For the majority of this school year, we had the privilege of seeing the bright, smiling faces of students across Allegheny County on a weekly basis. We were able to travel to Homewood, Braddock, Wilkinsburg, and Garfield to deliver in-person curriculum to eager to learn youth. The sudden closure of schools in March, while necessary, left us scrambling not only for ways to continue to teach our students, but also to support them in the many challenges that stemmed from this pandemic.
Our immediate solutions began with compiling resources for both families and educators. We recognized that for many of our youth and their families, the closure of schools would be not just a loss of education, but also food, healthcare, support, and socialization. To assist in combatting this, we composed a list of food pick-up locations, at-home educational activities, and health and wellness resources. We adapted some of our own worksheets and curriculum to be virtually accessible. As educators ourselves, the switch from in-person to virtual learning seemed daunting. Our resource list for educators included platforms for virtual learning, pre-existing virtual activities, professional development opportunities, and articles. Both of these resource guides can be accessed here: https://drive.google.com/drive/u/0/folders/1ZaL_jXDG7Sb_PWCfWZ2aX7UqjIrM6RNf
The barriers of virtual learning at first seemed intimidating. We pride ourselves in providing engaging curriculum, and we struggled to brainstorm ways to actively connect with our youth behind computer screens. Much of our curriculum focused on hands-on, problem-based learning – we loved being able to build, discuss, and grow with our students. Many of our activities involved group work and the sharing of materials, and these components seemed impossible in a virtual space. Not only were our students not able to share materials, but many of our students did not have access to the materials needed for our lessons. The realization of this barrier led us to the development of our curriculum kits. We created four different curriculum kits with each kit providing instructions and necessary materials for at-home learning. Over the past couple months, these kits have been utilized by both individual families and participants in community organizations. Some students have completed the activities on their own, while other groups of students have learned with us in real time over video calls. Teaching in real time allows us to have meaningful discussions with our youth even while socially distant.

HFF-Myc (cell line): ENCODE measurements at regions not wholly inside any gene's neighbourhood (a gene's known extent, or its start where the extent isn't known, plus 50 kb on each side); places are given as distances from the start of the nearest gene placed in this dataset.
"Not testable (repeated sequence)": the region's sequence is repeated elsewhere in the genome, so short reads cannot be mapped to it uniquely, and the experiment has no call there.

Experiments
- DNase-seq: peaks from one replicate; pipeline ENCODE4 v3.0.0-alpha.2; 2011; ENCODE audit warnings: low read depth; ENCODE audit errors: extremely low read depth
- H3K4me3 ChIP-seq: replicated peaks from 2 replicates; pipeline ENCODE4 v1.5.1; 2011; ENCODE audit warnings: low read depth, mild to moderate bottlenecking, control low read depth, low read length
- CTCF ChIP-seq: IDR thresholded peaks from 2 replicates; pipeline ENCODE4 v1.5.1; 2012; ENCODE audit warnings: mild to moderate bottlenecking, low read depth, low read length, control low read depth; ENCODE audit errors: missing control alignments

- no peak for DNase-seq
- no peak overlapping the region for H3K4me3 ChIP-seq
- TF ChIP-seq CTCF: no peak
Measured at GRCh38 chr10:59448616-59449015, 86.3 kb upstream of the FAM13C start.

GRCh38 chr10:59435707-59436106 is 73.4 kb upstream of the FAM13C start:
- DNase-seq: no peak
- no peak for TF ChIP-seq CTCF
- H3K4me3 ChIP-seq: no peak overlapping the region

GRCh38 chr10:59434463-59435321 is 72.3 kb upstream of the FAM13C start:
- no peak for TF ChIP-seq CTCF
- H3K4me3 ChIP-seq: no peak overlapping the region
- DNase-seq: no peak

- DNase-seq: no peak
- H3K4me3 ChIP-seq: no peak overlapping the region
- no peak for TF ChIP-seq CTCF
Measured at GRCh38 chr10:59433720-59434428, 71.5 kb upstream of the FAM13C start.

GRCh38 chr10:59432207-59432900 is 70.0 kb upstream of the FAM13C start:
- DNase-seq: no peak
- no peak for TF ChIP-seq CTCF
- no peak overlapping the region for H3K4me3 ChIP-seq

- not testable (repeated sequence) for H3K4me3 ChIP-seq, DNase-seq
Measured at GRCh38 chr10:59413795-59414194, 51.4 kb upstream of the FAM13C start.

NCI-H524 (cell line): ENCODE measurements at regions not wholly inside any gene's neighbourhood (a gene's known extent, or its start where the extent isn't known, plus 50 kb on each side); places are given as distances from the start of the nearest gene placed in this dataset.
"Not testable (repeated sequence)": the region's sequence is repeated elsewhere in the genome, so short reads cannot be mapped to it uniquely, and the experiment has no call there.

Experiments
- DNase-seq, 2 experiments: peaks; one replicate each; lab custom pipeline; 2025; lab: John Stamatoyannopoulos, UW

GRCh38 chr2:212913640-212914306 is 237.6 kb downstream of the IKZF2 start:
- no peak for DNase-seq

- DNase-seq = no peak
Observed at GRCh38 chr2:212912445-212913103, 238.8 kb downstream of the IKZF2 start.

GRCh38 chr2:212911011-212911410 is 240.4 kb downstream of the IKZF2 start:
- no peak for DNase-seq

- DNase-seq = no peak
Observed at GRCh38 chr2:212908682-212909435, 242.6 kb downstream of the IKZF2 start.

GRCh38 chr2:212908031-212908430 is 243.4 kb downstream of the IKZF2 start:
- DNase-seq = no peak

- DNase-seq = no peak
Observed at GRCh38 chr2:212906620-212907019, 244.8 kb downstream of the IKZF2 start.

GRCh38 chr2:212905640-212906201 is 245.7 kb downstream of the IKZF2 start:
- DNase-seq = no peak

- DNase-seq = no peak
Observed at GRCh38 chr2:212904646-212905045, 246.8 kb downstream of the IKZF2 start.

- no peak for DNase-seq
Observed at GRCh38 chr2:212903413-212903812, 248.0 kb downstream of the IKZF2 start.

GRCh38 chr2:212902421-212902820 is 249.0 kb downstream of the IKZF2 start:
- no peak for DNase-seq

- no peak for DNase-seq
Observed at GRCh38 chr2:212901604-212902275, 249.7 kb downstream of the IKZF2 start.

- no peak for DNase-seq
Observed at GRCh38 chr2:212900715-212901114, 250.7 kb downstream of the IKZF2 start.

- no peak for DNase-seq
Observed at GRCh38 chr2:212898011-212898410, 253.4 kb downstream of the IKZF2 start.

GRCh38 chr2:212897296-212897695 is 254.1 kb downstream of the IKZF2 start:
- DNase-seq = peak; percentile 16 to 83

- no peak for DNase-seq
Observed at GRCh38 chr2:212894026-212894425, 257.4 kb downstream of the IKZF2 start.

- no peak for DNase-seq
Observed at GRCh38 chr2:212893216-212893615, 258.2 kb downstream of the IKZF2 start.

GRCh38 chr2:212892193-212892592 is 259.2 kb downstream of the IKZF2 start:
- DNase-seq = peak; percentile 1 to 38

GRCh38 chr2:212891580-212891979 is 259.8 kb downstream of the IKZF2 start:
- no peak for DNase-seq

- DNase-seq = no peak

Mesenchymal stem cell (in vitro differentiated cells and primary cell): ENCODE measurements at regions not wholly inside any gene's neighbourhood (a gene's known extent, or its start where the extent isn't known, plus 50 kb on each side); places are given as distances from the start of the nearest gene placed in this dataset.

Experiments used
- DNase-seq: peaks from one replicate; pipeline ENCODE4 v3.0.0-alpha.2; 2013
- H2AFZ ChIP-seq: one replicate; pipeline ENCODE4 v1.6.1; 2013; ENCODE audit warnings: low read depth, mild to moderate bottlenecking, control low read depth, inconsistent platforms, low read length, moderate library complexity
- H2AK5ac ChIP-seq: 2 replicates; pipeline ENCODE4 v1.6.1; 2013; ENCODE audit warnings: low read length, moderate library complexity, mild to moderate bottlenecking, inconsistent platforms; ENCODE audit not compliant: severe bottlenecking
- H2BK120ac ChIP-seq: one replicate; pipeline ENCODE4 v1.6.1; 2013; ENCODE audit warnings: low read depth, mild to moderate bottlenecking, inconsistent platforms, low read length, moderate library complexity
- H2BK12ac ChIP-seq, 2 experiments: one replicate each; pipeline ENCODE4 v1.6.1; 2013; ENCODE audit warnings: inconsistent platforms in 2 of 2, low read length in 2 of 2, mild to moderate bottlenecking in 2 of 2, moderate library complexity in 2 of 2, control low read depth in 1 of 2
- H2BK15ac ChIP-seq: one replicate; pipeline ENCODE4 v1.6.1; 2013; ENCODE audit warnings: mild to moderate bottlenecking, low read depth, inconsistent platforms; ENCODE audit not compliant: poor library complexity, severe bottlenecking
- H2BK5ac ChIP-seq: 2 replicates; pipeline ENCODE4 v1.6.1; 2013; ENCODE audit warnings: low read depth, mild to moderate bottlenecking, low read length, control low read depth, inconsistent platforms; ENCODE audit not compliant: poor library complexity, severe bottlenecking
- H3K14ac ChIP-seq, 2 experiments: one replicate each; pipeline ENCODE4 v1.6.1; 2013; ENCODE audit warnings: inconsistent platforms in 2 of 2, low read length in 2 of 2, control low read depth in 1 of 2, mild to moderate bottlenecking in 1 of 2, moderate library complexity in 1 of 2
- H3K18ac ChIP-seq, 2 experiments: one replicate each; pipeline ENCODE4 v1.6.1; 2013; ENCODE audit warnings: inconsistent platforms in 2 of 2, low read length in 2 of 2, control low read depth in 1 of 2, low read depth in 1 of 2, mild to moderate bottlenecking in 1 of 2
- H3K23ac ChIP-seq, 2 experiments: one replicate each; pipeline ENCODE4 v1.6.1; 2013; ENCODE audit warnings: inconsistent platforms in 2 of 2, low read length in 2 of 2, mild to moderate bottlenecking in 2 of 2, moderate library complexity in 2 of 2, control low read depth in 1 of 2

We have learned through this process while that virtual learning can have its setbacks, it also has its perks. Commuting to different neighborhoods in Allegheny County was once an important factoring in determining where to deliver our curriculum. Now more than ever, we’ve been able to connect with students from communities outside of our typical traveling. Rather than anxiously packing enough materials for an in-person lesson, we feel relief in knowing that each of our virtual students has the exact amount of materials needed.
The transition to virtual teaching has allowed us to re-think the way we formulate lesson plans and become creative in the delivery of curriculum. We started to film videos to pair with our curriculum kits to better serve as an at-home educational resource. We incorporated icebreakers that encourage physical movement into virtual spaces. We have utilized a variety of learning platforms, such as Kahoot and Padlet, to enhance the virtual learning experience. While we are anxious to return to routine in-person teaching when it’s safe to do so, we feel confident in our ability to provide virtual activities and lessons to the communities we serve.
This post was authored by our KEYS Americorps member, Evelyn Garon, as part of her 2019-2020 Service Year.